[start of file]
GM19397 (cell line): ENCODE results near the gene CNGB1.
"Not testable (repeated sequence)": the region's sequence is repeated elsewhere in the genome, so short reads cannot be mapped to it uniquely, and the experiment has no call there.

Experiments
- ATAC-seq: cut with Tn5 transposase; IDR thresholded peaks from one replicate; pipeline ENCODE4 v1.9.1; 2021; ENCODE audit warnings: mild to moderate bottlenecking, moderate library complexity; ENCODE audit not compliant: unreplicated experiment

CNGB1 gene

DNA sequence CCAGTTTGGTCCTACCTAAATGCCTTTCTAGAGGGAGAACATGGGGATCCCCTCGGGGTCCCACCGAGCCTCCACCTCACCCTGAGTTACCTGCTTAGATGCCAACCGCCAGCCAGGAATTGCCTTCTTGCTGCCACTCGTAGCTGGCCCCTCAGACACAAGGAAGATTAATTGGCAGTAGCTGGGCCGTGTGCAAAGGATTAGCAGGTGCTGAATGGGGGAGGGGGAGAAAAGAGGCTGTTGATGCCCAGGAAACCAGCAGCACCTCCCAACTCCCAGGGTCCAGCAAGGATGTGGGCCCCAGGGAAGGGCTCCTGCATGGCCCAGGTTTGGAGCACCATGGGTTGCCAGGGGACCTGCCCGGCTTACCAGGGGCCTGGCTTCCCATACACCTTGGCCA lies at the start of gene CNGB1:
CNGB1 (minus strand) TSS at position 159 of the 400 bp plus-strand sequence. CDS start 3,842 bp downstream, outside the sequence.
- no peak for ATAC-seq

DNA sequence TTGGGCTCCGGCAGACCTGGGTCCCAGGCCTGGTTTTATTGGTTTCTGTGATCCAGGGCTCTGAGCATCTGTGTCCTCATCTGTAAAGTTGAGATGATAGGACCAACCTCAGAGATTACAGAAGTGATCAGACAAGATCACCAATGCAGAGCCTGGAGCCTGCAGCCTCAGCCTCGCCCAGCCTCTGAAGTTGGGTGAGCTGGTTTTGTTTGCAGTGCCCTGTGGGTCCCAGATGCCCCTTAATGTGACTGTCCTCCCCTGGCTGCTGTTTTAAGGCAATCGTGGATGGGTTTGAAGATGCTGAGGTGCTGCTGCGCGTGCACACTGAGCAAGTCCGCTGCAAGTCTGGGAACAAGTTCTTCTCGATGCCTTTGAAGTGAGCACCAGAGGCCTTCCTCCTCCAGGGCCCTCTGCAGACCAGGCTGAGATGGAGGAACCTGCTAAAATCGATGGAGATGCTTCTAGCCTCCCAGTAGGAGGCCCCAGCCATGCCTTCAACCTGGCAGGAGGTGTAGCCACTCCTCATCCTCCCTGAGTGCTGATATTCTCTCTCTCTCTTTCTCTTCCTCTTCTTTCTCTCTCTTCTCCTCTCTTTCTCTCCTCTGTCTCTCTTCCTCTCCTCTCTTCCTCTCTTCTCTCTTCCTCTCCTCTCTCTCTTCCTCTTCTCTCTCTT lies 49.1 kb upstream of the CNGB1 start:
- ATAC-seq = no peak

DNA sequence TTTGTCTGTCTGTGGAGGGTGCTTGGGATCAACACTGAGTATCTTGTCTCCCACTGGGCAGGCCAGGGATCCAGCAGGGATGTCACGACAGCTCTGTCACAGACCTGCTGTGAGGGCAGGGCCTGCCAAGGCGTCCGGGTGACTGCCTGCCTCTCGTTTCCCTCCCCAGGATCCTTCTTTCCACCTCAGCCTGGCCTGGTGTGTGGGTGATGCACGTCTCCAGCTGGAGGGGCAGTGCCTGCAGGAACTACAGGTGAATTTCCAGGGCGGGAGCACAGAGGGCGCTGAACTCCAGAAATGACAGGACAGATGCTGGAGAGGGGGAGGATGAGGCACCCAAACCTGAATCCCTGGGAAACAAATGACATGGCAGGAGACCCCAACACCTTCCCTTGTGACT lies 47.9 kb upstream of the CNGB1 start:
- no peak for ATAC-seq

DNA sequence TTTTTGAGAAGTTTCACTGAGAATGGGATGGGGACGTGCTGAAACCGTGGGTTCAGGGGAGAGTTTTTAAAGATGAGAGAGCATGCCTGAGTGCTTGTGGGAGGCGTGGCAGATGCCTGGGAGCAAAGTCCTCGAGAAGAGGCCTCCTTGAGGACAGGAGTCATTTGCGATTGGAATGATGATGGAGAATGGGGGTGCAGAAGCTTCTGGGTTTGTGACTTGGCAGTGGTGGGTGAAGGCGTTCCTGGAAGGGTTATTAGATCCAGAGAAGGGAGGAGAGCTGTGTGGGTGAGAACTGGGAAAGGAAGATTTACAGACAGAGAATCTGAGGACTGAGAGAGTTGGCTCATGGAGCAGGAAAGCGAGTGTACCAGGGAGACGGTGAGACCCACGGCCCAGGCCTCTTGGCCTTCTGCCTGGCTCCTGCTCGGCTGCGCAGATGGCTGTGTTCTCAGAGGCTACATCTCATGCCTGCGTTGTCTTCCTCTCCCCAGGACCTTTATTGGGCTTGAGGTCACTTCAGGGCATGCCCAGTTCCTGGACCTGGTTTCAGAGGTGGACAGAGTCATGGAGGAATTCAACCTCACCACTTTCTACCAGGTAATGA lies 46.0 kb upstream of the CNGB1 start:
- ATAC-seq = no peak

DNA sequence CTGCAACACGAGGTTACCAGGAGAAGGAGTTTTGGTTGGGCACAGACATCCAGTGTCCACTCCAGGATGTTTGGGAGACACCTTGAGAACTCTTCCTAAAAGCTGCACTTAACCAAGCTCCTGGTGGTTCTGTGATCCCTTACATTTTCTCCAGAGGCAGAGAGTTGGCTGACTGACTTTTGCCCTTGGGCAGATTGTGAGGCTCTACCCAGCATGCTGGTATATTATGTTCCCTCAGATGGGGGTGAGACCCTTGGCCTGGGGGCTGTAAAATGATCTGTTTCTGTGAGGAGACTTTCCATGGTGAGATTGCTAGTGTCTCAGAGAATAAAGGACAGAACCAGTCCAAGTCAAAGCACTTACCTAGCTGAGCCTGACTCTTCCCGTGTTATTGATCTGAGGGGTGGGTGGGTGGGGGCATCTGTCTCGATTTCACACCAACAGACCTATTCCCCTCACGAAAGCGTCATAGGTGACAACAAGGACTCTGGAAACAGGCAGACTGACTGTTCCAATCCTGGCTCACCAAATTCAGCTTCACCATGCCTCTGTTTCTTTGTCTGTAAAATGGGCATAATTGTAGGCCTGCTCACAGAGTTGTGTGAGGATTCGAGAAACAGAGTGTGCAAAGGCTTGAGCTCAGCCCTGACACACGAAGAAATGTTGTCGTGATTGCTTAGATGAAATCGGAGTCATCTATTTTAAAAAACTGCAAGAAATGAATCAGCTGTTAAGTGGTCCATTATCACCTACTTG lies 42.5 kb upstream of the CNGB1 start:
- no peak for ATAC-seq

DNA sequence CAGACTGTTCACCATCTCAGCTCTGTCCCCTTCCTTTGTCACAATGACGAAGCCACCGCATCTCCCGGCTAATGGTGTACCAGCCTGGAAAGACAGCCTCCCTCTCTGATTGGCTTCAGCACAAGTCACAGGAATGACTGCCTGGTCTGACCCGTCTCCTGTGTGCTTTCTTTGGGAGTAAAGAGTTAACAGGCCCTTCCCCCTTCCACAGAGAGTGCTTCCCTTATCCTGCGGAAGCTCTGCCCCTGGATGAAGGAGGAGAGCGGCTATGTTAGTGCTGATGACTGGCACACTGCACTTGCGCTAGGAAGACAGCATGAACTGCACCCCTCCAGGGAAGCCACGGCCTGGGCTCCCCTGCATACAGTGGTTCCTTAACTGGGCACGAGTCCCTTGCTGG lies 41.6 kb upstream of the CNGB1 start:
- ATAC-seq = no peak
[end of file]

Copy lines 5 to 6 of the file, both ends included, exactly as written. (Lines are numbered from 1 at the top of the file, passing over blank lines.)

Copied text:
CNGB1 gene

DNA sequence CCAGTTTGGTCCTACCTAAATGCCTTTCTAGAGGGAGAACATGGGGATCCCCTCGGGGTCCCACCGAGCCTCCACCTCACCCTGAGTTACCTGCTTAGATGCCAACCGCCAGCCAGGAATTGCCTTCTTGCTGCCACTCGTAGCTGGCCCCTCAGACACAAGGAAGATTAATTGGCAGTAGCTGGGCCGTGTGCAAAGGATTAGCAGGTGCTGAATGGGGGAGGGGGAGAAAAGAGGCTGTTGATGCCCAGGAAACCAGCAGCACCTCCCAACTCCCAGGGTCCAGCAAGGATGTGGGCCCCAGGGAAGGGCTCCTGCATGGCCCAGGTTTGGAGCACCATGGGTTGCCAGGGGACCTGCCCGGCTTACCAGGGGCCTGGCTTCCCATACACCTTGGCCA lies at the start of gene CNGB1: